The story unfolds in whimsical flashbacks, narrated in a slow-talking southern drawl by a simpleton sitting on a bench. Forrest Gump (Tom Hanks) was bom stupid, but his mother (Sally Field) feels he has as much a right to the American Dream as anyone. In fact, Gump does astonishingly well. To escape local bullies, he learns to “run like the wind,” which leads to a football scholarship. He goes on to become a Vietnam War hero, a world Ping-Pong champion and a shrimp magnate.
For the film-makers, however, Gump’s job is to serve as a deadpan witness to history in the making. With serendipitous timing, he keeps showing up on the scene of important events. And through computer doctoring of archival clips, director Robert Zemeckis shows Gump making small talk with luminaries ranging from John Lennon to John F. Kennedy. The movie unfolds as a montage of
baby boom experience: Elvis, assassinations, Vietnam, hippies, Black Panthers, the moon landing, Watergate, cocaine, AIDS. All the hits of the ’60s, 70s and ’80s. No touchstone is left unturned.
But the narrative is so programmed it is like watching software. Forrest Gump is a medley of sound bites—clever, cute, amusing, silly, sentimental—and irritatingly
phoney. Meanwhile, to underscore every shift in the action, Zemeckis has assembled a sound track of vintage pop songs with plodding literalism.
Zemeckis, the special-effects wizard who directed Back to the Future and Who Framed Roger Rabbit?, often overpowers his actors. Hanks is endearing as Gump, and Gary Sinise valiantly tries to stay real as his Vietnam buddy, Lt. Dan, who loses his legs in combat But as Jenny, Gump’s heartthrob, Robin Wright gets lost in a whirlwind of costume changes as her character keeps step with the times by becoming a folksinger, a stripping hippie, a radical and a drug addict.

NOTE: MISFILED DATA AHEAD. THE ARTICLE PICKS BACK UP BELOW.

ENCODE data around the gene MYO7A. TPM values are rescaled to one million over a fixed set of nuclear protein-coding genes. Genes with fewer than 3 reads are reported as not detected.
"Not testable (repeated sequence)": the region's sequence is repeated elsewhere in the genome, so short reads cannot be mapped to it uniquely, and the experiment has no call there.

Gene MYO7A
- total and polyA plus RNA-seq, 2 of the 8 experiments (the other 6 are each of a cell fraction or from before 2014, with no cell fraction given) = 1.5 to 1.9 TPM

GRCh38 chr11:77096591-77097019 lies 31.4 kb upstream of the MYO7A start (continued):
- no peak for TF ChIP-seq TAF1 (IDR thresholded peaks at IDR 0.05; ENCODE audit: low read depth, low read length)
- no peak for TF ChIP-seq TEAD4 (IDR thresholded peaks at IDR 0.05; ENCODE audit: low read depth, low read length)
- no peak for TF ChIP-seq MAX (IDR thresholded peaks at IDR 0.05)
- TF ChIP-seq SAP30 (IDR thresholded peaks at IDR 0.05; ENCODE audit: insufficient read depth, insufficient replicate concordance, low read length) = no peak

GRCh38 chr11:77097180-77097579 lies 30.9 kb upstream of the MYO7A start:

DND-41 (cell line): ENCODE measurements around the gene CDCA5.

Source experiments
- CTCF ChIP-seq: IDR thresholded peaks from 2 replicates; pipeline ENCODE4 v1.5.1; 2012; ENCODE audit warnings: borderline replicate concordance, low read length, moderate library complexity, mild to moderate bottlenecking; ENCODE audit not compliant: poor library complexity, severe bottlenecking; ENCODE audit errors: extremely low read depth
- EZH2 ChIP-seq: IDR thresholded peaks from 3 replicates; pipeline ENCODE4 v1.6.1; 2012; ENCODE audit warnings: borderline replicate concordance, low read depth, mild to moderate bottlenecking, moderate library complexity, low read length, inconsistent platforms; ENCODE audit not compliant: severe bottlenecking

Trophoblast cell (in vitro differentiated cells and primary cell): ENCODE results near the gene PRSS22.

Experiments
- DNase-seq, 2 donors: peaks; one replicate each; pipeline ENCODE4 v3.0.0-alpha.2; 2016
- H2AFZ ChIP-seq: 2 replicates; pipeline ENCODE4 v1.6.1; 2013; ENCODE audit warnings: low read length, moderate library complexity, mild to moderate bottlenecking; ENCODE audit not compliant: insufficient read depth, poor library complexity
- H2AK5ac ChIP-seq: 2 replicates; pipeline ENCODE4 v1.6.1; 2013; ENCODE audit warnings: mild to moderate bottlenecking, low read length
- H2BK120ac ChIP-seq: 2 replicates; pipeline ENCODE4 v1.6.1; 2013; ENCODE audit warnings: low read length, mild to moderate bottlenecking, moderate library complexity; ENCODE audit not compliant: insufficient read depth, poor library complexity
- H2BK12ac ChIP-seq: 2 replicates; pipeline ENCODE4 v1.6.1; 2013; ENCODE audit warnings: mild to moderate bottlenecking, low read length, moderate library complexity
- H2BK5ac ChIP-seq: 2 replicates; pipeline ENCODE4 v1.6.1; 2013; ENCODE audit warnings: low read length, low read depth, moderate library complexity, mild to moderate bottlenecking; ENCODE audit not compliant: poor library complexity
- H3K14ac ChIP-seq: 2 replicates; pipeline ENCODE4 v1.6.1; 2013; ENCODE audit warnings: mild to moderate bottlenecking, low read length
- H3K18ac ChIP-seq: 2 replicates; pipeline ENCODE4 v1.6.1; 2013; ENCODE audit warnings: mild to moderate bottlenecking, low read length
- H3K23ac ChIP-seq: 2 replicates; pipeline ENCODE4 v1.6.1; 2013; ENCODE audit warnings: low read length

The movie strikes an odd balance between novelty and formula Zemeckis sets about healing wounds with an Oliver-Stone-lite version of the modem American tragedy. Through Gump’s uncomprehending eyes—shades of Dustin Hoffman’s autistic hero in Rain Man— he renders it meaningless. As an exercise in high-powered manipulation, the movie works: audiences may find it irresistible. But Forrest Gump is, quite literally—to quote Shakespeare—“a tale told by an idiot, full of sound and fury, signifying nothing.”
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